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I read over the paper just now at lunch. My first two thoughts are first, they cheated and that evolution will not favor their approach.
Their approach was to say, "OK here is this particular challenge. We will create something which works based on the rules of this challenge. We won't create a generic solution to the general problem (autonomous vehicle), but rather a specific solution to a specific problem (vehicle on roads/trails between two known cities in known terrain in the US)." One could say they solved the problem (rules of the challenge), but not the Problem (making an autonomous vehicle).
Unless they can automate the process of analyzing aerial/sat images and maps to manually create paths, it just seems like a doomed system.
Oh - RE the evolution comment. This navigational system design is like the bird that eats just one kind of bug. That kind of bug dies off, and the bird is screwed if it doesn't adapt.
Sort of related, kinda. You can see the route file used in the 2004 race at http://www.nacse.org/~holtt/Projects/Autonomous/darpa_grand_challenge_2004_waypoints.txt
The biggest military applications would have path planners and (possibly robotic) aerial mapping. The point is that the path planners needn't be software based, and could just as easily be humans in battle conditions, just like the Predator is controlled by someone stateside.
Also, given that it is a race, there are a number of differences. First, most offroad racers get to test drive the terrain. How do you turn a sharp corner at 30mph without knowing what is on the other side? This is a fundamental property of vehicles, and not just robots, called "lockahead distance". At a given speed, there is a cone aread of the vehicle where you cannot stop in time to avoid an obstacle. If the course is such that you need to maintain a given speed, while the terrain is such that the robot will not be safe at that speed. then those driving the race will fail in time or in collision. Note that this is true for a robot or for a human.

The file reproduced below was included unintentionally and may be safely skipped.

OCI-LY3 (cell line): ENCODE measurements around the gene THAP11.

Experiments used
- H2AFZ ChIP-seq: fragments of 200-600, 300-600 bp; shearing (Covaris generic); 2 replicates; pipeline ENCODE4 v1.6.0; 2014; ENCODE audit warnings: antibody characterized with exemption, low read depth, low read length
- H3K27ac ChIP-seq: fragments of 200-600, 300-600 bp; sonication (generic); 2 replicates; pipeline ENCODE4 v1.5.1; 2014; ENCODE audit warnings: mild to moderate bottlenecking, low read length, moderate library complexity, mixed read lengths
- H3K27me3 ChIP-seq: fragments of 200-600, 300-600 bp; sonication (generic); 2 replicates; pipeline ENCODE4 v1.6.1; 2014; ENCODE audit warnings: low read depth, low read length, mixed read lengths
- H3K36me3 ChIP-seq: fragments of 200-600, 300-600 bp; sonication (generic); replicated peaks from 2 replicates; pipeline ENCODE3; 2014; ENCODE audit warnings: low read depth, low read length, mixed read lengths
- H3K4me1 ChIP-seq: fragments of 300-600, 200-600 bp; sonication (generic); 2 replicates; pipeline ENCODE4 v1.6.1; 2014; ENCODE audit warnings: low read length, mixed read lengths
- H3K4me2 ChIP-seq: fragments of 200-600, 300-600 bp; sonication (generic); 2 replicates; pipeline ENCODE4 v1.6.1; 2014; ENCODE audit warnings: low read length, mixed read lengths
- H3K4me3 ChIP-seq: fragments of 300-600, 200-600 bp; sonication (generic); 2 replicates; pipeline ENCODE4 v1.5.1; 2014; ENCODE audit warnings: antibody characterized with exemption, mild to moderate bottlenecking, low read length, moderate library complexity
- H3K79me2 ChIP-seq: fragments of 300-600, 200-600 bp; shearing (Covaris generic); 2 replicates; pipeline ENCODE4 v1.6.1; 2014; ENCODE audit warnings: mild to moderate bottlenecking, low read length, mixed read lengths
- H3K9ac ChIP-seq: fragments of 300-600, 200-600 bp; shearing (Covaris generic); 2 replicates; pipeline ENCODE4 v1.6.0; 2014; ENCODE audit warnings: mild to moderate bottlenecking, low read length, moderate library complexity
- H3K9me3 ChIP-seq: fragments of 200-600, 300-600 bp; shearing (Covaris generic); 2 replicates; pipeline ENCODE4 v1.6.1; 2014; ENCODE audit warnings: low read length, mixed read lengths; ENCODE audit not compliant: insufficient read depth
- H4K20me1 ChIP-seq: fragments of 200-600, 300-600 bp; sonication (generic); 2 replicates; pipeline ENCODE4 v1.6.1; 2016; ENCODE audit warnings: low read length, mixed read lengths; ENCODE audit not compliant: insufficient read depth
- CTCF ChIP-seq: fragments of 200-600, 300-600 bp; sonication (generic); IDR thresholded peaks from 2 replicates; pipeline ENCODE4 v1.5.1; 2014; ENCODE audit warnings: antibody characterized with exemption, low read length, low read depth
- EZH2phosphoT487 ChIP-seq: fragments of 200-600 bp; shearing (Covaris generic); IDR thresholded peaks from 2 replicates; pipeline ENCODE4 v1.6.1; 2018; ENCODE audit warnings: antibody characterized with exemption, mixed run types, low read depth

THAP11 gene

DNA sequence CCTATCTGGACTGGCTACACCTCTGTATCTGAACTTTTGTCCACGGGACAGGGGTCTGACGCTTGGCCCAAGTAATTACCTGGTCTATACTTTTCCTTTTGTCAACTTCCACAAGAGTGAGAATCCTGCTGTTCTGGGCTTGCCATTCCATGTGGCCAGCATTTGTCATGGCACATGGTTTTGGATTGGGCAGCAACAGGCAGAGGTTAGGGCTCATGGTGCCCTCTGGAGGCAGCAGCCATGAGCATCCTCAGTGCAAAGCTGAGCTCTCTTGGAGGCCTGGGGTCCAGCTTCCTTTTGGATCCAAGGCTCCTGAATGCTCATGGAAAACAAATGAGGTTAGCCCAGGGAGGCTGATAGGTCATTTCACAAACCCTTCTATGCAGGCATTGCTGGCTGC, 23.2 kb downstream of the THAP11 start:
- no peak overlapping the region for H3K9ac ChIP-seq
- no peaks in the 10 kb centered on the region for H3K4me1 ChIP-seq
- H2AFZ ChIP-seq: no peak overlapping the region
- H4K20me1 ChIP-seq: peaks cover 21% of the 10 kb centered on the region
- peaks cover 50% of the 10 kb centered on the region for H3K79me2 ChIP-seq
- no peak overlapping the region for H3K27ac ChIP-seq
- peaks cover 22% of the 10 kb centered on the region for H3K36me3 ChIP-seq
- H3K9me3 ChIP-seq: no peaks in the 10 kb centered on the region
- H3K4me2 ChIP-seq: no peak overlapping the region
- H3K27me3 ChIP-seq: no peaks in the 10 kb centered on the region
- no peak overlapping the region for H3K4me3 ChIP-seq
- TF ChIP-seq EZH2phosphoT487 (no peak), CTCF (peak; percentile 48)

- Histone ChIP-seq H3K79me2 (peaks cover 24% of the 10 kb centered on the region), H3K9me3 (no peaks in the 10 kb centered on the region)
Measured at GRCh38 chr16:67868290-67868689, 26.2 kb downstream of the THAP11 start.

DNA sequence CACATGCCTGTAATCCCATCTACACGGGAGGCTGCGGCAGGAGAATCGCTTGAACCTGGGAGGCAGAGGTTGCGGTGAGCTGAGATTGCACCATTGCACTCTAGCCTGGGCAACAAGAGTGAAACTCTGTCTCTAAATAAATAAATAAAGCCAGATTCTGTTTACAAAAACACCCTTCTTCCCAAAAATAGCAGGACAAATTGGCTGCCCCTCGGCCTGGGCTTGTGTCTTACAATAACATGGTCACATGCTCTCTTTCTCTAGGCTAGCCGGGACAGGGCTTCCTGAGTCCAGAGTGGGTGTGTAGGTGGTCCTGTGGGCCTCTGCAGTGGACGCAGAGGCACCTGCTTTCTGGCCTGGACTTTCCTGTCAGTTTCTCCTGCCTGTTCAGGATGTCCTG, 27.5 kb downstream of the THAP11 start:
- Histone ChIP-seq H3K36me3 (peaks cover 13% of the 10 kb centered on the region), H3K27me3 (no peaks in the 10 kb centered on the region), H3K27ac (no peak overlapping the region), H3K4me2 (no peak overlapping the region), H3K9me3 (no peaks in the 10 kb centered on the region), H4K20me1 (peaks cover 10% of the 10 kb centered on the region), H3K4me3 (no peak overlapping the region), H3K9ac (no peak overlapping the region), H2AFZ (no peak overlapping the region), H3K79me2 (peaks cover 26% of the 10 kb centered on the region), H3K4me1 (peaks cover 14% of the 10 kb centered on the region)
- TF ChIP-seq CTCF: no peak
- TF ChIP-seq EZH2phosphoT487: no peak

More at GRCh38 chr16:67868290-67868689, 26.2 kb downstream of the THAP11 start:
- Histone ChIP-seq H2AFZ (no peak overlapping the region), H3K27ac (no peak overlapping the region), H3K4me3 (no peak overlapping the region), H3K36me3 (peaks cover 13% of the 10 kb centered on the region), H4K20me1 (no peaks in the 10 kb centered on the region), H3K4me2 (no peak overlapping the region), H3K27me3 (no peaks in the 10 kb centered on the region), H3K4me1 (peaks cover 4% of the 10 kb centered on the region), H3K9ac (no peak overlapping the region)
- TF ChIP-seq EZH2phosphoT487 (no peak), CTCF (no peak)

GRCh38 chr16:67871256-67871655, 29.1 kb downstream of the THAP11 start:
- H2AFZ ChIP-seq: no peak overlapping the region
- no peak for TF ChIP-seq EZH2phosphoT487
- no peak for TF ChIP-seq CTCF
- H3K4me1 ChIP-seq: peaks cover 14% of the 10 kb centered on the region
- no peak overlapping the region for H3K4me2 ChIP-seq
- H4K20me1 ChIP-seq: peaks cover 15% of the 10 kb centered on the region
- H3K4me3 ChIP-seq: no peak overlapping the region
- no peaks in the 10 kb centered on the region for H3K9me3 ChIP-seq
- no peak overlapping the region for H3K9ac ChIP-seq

Second, as a race, the goal is not to have the best robotic technology. The goal is to win. Whatever tools are necessary should be used, and aren't cheating. The Red Team certain developed some powerful robotic tools, like the stabilized E-box and the sensor fusion, but that is clearly not enough given race conditions.
Finally, outside the race, the most lucrative commercial & military applications, e.g. border or perimeter security, military supply lines, second assault (after air strikes) forces, etc. ALL of these have pre-planning and pre-mapping as an available tool to solve the problem.
So if to win the race, you need to map well beforehand and in the conditions where this technology could be used, you would also have access to a map, what is the problem?
BUT, if you still want robots that can map on the fly (but go a bit slower) here are some examples of projects (also at CMU) which could solve the pre-mapping problem:
Well all I can say is, it's great until something unexpected comes along. You might not have that 1000 man hours to slap on the research phase of things, because you just got told the bridge ahead is out and you need to take an alternate route. Or that there was a landslide, you think the vehicle can get around it, so you're going to just loosen up the max off/cross track distance to 200 meters and let it figure it out.
The real winner will be when autonomous technology gets put in a wheelchair that can make it down the sidewalk on it's own I think. Forget the warfighter.
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